International Criminal Court (ICC) judges could order the case against former Public Service Chief Francis Kirimi Muthaura be re-examined because the only witness who directly places him in meetings to allegedly plan and organize violence five years ago has been compromised.
ICC Prosecutor Fatou Bensouda said she did not object to the case being referred back to the pre-trial chamber to reconsider the prosecution’s evidence. Bensouda said this in a submission made public Tuesday that responds to an application by Muthaura’s defense team asking Trial Chamber V to order his back to the pre-trial chamber.
“The witness whose statement is at issue was essential on the issue of Mr Muthaura’s criminal responsibility and, in fact, was the only direct witness against him. Hence, the confirmation decision, if stripped of references to the witness’ evidence, might not establish substantial grounds as a matter of law,” Bensouda said in the submission.
To confirm charges against a suspect, a pre-trial chamber has to be satisfied that the prosecution has presented evidence that shows there are substantial grounds to move the case to trial.
Muthaura’s defense team, together with that of Deputy Prime Minister Uhuru Muigai Kenyatta, made the application after reviewing the evidence they received from the prosecution ahead of the trial and found that the prosecution will no longer be relying on witness four to argue their case. The prosecution had relied on statements recorded by “Witness 4” to compel Pre-Trial Chamber II to confirm five counts of crimes against humanity against Muthaura and Kenyatta for their alleged roles in the violence that followed Kenya’s disputed 2007 presidential poll.
Bensouda said the witness was the only one that placed Muthaura at an alleged planning and organizing meeting, but in an interview the prosecution conducted after the charges were confirmed he admitted taking a bribe to withdraw his evidence. Bensouda said that the witness alleges in a May 2012 statement that the bribe was paid by individuals claiming to represent Kenyatta. The witness has given the prosecution emails and bank statements to back his bribery allegations, Bensouda said.
The witness also told the prosecution that in his earlier statements to them he lied about attending two meetings, one of which was at the official residence of Kenya’s president, State House. The witness had claimed that the meetings discussed the planning and organizing of violence that occurred in late January 2008 in Naivasha and Nakuru towns. The witness had placed Muthaura at one of those meetings and Kenyatta at both.
The witness did stand firm on the details of a third meeting held at a private members’ club, Nairobi Club, Bensouda said. However, after reviewing more closely an affidavit the witness swore as part of an application for asylum in an undisclosed country, the prosecution realized he had omitted an important detail about the January 2008 meeting at Nairobi Club: the witness was not at the meeting but learned about it from a member of the criminal gang, Mungiki, which had been contacted to execute the attacks in Naivasha and Nakuru.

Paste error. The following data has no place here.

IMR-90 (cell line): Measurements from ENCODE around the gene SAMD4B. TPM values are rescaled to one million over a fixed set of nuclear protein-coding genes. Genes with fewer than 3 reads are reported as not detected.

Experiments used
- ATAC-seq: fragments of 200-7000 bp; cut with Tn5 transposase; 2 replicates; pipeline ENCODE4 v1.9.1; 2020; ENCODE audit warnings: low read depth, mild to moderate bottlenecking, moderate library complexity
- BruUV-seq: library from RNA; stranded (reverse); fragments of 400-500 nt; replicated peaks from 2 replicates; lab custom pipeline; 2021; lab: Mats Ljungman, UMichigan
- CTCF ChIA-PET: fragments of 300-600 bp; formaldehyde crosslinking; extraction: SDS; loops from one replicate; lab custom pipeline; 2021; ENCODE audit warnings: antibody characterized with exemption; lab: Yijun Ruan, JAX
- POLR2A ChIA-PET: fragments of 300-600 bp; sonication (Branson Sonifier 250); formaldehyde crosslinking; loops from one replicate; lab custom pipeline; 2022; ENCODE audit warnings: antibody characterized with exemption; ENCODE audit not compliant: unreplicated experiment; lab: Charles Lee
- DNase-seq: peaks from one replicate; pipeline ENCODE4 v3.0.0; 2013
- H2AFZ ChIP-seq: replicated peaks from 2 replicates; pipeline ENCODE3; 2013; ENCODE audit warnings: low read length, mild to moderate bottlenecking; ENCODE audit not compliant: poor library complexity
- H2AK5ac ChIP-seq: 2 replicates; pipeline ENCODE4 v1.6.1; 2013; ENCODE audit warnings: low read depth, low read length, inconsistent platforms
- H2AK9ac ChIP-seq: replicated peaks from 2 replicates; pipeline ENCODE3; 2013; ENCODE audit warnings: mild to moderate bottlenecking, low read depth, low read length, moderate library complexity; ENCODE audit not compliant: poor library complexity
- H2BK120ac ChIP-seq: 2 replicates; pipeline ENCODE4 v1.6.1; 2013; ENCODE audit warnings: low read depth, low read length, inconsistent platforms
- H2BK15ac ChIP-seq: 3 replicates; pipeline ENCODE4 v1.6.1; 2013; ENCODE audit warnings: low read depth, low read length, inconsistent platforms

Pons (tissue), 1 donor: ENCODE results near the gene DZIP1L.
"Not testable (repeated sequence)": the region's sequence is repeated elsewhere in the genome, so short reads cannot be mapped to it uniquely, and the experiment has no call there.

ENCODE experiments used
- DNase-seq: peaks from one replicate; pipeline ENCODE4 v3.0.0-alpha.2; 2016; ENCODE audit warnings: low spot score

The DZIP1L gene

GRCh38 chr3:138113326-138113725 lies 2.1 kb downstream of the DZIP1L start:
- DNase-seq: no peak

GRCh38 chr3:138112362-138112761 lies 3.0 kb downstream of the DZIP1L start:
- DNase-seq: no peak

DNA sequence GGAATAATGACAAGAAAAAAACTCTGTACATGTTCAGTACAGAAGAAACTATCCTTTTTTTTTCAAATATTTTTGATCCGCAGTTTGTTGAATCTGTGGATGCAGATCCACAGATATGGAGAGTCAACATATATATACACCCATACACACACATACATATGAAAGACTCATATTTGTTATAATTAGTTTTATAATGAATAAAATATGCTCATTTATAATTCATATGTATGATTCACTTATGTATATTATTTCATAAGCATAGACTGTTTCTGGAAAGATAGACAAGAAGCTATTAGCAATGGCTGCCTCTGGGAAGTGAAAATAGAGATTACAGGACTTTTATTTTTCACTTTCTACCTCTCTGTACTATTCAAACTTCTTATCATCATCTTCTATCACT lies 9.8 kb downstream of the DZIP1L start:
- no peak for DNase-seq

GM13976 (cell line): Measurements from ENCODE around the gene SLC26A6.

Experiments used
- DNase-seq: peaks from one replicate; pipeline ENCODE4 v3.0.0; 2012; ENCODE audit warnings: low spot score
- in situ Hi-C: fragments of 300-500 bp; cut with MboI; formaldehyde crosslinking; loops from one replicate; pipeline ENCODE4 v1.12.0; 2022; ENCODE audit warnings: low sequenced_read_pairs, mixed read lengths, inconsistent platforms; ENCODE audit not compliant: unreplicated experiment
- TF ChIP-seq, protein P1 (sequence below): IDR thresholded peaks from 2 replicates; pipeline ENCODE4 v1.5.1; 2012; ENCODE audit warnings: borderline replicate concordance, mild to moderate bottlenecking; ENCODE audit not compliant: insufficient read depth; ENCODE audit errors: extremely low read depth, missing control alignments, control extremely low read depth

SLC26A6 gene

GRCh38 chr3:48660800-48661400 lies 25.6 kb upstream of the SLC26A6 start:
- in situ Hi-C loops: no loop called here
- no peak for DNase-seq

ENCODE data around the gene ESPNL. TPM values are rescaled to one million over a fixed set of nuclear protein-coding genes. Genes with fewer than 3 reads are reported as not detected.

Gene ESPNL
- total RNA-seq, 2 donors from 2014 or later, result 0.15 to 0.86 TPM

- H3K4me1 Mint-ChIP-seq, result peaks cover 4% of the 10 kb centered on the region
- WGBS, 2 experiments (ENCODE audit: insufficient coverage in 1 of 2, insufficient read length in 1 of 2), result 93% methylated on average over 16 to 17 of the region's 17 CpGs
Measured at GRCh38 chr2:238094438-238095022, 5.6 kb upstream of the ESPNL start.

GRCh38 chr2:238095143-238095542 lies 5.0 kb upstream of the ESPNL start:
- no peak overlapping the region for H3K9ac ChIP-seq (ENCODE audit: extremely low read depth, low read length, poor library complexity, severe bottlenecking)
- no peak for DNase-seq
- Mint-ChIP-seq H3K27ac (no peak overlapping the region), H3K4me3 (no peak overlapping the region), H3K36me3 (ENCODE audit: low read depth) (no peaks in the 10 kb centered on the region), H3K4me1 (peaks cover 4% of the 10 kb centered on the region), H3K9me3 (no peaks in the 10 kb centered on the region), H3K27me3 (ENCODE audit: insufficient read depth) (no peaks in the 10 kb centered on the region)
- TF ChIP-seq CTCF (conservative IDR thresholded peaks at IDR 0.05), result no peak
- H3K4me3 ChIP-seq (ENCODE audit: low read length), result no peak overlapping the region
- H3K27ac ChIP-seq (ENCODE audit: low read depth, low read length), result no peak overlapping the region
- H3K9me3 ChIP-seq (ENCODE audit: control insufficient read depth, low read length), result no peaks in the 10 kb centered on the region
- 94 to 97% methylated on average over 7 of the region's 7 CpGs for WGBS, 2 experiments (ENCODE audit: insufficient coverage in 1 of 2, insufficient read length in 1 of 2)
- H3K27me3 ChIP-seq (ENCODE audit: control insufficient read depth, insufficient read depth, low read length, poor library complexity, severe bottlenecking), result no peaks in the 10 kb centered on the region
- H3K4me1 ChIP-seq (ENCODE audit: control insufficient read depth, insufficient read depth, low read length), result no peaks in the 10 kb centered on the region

Bensouda said the prosecution made an error in not disclosing this to the defense ahead of the pre-trial hearings in September 2011 but stated that it was not done in “bad faith.” She explained that the lawyer reviewing the asylum application affidavit read the paragraph about the Nairobi Club meeting without the benefit of the statements “Witness 4” made to the prosecution in preparation for its pre-trial hearings.
“With the benefit of hindsight, the affidavit could and should have been disclosed to the Defence prior to the confirmation hearing, with redactions to information that could have revealed Witness 4’s place of residence,” said Bensouda. “The reality is, however, that a review of the relevant records demonstrates that the potential significance of paragraph 33 was not discovered until after the confirmation hearing, many months after the Prosecution had submitted its redactions application to the Pre-Trial Chamber.”
The ICC prosecutor, however, objects to the Kenyatta defense team’s application to have his case also sent back to the pre-trial chamber. Bensouda said that “Witness 4” is not the only who makes direct allegations against Kenyatta and asked the judges of Trial Chamber V not to accept the Kenyatta application.
“Unlike Mr Kenyatta, Witness 4 was the principal source of evidence that supported the Prosecution’s charges against Mr Muthaura at the confirmation stage,” Bensouda said. “Unlike Mr Kenyatta, there would not have been sufficient evidence to confirm the charges against Mr Muthaura without Witness 4’s evidence.”
In her submission, Bensouda does not state whether the prosecution has taken further steps in light of the bribery allegations “Witness 4” has made. Under Article 70 of the Rome Statute that establishes the ICC, it is an offense to “corruptly influence” a witness. If anyone is convicted by the ICC of “corruptly influencing” a witness they face a maximum sentence of five years or a fine to be determined by the court.
In the case of “Witness 4”, the prosecution can apply to the court to charge the individuals who allegedly bribed the witness. It is not clear whether the prosecution has investigated the link between those individuals and Kenyatta. This is important because if there is a link, it can be the basis on which the prosecution can apply to the court to examine whether Kenyatta is abiding by the conditions of his summons. One condition that Kenyatta must abide by is that he should not be in direct or indirect contact with anyone believed to be a witness in his case.